As a school governor, I feel that better guidance to decide when children and staff can return should be made by individual school leaders, with agreement by governors, after consideration of all factors associated with safety, the individual children’s needs, and agreement by their parents.
    This is not a matter for government to follow the needs of the economy before peoples safety. It will be unacceptable to balance the pros and cons of the arguments by matching up now which path kills the least number of people. The decision should taken at the appropriate time when the outcome results in the fewest excess deaths for the whole population, not on the expediency of a poor judgement at this arbirary “politically justified” opportunity.

  5. Despite understanding the general concept of ‘people going back to work = people needing childcare’ as an early years practitioner I really struggle to see a way in which children,parents and staff will be safe and protected when nurseries and schools re-open.
    Social distancing is impossible to maintain with the little ones, many parents will have no other choice but to send them as their employers would most likely demand return to work and many practitioners’ responsibilities were already overstretched even before the virus. Throw in the lack of scientific clarity about transmission between children and adults, the almost ridiculous guidance about group sizes and the government’s apparent lack of competence and co-ordination in the handling of the Covid crisis and it all becomes a recipe for a disaster.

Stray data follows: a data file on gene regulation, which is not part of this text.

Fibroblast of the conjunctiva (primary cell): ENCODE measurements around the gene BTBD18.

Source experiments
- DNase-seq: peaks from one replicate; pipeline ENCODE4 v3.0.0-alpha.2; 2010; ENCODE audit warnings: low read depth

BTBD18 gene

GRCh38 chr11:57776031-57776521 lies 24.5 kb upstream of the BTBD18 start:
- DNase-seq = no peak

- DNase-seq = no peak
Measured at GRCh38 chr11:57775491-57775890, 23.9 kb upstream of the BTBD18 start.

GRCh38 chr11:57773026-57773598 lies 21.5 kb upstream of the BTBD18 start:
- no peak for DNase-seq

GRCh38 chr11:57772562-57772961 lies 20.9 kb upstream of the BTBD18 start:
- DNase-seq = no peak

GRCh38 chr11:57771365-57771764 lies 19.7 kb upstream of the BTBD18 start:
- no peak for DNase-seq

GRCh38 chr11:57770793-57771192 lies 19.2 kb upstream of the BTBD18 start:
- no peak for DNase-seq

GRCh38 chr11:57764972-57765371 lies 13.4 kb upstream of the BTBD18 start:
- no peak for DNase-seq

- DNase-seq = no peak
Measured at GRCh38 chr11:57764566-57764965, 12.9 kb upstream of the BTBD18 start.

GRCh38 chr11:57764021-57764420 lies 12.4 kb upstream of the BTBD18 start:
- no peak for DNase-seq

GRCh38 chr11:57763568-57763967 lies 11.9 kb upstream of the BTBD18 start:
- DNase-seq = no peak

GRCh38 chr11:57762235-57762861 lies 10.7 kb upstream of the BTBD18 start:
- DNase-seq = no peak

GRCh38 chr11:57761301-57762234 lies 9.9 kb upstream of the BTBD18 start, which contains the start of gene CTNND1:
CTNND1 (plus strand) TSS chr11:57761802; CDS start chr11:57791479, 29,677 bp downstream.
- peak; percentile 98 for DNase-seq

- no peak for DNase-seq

6. Batman

    A once in a life generation chance is being missed currently.

    If the government had the foresight they could of reopened all the schools to Disadvantaged Children only – making it compulsory

    Used the Summer Term 2 as an opportunity to close the gap.

    Then resit the entire year next year; this will benefit all children and give some of the most disadvantaged, like they keep highlighting, the best possible chance in life.

    Yes it would cost more money, but I expect the amount would be a drop in the ocean compared to what all of this is costing us, and the economic benefits of educating all children to improved levels post Brexit transition arrangements would reap rewards.